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Here in Washington, U.S. officials are waiting anxiously to see whether the Website WikiLeaks will reveal the additional 15,000 secret U.S. military documents it claims to have.

The White House and Pentagon say WikiLeaks' release of 76,000 documents last month endangered U.S. troops and Afghan civilians alike. This week, five human rights groups joined in that criticism.

NPR's Tom Gjelten reports now on the growing pressure on WikiLeaks to reconsider its next move.

TOM GJELTEN: What's new this week is that the Pentagon has begun telling allied governments what's revealed about their forces in the WikiLeaks documents.

Spokesman Geoff Morell.

Mr. GEOFF MORELL (Spokesman, Pentagon): I imagine that our allies are thankful that we are bringing this to their attention so they're aware of whatever exposure they may have in these documents. But frankly, I can also imagine that they are displeased with us right now because this is information that should have been better safeguarded. And now, their troops are potentially at risk as well because of this breach of security.

GJELTEN: The U.S. government has opened a criminal investigation in this case. The Pentagon won't confirm reports that it's now pressing allied governments to launch investigations of their own, focused on the WikiLeaks founder, Julian Assange.

But Jeffrey Smith, a former general counsel at the CIA, says such an effort does make sense.

Mr. JEFFREY SMITH (Former General Counsel, Central Intelligence Agency): If I were the U.S. government, I would be trying to make this as difficult as possible for the WikiLeaks founder, frankly, to continue to do business. And the extent to which we can persuade our allies to consider prosecution, I think that's all to the good.

GJELTEN: This could get complicated. Assange is unlikely to spend much time in any country where he could face prosecution. Smith also points out that the government could not go after Assange with the sole intent of putting him out of business.

Mr. SMITH: Under U.S. law, the government needs to be careful about using criminal prosecutions for purposes other than prosecuting someone for violating the law. You can't do it simply to harass somebody, for example.

However, in this case, what he has done is surely a violation of U.S. law, and I think it's entirely appropriate for us to be very aggressive.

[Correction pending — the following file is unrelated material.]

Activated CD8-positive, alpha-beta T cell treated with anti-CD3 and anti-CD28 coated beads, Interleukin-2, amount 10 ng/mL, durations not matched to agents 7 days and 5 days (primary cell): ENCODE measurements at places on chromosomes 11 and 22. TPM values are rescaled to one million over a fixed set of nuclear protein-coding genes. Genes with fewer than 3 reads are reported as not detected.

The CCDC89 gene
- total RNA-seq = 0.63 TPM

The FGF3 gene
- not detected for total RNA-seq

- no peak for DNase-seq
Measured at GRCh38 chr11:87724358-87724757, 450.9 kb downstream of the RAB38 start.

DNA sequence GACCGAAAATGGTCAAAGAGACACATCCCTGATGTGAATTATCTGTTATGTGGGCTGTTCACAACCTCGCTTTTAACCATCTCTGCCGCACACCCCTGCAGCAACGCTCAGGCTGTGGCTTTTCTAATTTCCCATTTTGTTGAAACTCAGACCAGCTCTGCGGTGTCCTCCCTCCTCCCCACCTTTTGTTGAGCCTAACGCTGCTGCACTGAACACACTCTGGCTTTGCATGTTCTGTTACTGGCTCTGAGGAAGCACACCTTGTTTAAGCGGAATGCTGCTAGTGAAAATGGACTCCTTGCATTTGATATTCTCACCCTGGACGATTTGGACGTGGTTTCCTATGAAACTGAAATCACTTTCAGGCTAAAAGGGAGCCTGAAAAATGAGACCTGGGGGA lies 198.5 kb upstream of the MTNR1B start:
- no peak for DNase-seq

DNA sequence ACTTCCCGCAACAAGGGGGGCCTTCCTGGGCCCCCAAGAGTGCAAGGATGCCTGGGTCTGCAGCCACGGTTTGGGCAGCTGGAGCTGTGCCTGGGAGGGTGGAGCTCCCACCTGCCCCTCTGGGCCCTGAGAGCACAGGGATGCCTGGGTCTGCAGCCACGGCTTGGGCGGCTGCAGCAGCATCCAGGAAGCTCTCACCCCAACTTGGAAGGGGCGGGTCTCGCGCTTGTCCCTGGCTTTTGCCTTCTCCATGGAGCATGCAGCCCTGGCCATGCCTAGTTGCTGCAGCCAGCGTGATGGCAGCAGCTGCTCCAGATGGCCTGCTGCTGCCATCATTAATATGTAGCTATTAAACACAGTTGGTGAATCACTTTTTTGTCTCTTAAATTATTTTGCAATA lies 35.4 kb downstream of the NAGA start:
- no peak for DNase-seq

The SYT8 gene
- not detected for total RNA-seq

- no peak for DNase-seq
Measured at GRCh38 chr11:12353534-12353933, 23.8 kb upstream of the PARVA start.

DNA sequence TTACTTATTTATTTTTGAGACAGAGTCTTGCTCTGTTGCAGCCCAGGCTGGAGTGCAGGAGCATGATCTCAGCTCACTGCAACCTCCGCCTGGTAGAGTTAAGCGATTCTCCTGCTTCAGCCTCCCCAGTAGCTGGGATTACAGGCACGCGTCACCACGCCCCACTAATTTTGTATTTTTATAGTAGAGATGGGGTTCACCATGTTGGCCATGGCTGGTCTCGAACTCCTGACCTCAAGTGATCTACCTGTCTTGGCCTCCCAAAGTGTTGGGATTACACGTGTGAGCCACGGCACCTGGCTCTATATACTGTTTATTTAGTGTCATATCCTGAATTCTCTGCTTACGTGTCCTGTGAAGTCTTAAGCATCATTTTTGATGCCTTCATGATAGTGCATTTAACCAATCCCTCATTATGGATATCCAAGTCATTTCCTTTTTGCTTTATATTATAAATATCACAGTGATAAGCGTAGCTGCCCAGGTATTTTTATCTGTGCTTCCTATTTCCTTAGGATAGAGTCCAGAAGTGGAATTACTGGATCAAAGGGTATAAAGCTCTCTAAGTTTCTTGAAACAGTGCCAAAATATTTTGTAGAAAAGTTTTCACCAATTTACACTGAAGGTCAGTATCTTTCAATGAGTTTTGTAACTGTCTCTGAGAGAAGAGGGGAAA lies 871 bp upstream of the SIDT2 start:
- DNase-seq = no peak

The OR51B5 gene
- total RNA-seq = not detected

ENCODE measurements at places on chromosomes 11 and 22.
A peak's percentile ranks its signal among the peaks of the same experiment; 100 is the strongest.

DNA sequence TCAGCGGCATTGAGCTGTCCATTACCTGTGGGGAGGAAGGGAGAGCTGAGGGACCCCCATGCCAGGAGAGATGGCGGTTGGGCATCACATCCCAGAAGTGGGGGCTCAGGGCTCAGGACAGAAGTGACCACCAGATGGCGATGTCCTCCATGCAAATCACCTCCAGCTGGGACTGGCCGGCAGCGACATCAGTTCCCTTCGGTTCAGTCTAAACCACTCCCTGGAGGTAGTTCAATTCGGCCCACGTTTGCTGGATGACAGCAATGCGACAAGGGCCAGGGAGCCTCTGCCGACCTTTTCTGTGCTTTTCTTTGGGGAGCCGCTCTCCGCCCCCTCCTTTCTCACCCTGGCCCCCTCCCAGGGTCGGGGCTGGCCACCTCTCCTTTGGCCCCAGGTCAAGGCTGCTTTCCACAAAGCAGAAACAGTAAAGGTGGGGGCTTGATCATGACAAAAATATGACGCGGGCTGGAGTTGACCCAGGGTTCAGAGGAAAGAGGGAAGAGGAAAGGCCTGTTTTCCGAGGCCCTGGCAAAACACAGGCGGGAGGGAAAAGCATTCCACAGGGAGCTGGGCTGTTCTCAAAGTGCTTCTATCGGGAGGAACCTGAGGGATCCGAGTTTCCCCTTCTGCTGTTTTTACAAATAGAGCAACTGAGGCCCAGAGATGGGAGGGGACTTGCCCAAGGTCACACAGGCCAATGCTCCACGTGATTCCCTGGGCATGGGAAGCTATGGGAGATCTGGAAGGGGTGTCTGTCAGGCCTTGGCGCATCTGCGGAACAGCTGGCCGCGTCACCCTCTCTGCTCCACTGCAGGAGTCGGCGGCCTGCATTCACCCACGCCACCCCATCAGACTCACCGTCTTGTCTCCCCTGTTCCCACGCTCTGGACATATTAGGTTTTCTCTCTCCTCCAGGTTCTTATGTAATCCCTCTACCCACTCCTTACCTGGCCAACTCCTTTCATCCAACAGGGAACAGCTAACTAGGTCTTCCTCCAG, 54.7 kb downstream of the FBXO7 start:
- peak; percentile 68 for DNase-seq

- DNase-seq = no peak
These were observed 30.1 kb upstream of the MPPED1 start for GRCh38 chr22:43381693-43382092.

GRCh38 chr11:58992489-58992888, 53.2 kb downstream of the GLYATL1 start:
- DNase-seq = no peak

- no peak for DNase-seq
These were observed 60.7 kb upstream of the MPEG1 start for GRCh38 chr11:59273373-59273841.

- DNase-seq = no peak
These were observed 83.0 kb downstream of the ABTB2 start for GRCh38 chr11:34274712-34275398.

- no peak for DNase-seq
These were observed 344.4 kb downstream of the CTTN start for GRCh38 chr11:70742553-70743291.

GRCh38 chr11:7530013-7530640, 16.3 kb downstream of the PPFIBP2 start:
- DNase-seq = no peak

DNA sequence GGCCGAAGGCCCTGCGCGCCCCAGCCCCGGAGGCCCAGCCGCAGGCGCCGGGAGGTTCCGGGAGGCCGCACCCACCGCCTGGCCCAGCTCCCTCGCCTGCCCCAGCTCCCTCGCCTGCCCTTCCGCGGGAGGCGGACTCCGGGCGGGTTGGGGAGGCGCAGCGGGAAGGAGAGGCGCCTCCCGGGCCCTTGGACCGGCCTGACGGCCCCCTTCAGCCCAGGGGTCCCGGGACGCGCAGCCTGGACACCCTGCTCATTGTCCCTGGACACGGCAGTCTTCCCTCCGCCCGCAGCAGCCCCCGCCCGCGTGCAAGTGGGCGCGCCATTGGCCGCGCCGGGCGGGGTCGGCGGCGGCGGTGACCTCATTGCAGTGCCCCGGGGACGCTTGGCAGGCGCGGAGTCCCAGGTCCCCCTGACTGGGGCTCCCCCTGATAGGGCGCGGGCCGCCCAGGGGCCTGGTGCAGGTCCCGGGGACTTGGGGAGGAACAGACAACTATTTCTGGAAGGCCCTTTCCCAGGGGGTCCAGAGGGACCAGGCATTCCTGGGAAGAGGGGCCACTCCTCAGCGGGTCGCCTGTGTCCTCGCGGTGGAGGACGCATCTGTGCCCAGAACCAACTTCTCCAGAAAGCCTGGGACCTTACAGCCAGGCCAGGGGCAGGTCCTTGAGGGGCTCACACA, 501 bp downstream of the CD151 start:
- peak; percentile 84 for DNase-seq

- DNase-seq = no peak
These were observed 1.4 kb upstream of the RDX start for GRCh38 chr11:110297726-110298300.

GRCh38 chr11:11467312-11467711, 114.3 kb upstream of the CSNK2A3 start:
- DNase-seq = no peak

GJELTEN: Assange's problems were compounded this week when five human rights groups wrote him, asking that he and his organization go through the unpublished documents more carefully to make sure no more names are revealed. The letter cited, quote: the sometimes deadly ramifications for Afghans identified as working for or sympathizing with international forces.

In fact, just this week, the United Nations mission in Afghanistan reported a sharp increase in the targeted assassination of Afghan civilians by Taliban and other insurgent forces - though there's no known link to the WikiLeaks' revelations.

Sam Zarifi is the Asia Pacific director for Amnesty International.

Mr. SAM ZARIFI (Asia Pacific Director, Amnesty International): There is an order that's come down from the top to target anyone who works with the Afghan government, and works with international groups and increasingly, even with humanitarian aid groups that have a totally non-political, non-military nature.

GJELTEN: Amnesty is one of the groups that signed the letter to WikiLeaks this week. But Julian Assange is still promising to release the rest of his documents.

The Pentagon says it is now pretty sure what those documents include. But there's also an encrypted file of documents on the WikiLeaks website titled insurance. A senior intelligence official notes that the United States has, quote, a very substantial cryptoanalytic capability, so there may be efforts under way to break that file open.

Tom Gjelten, NPR News, Washington.

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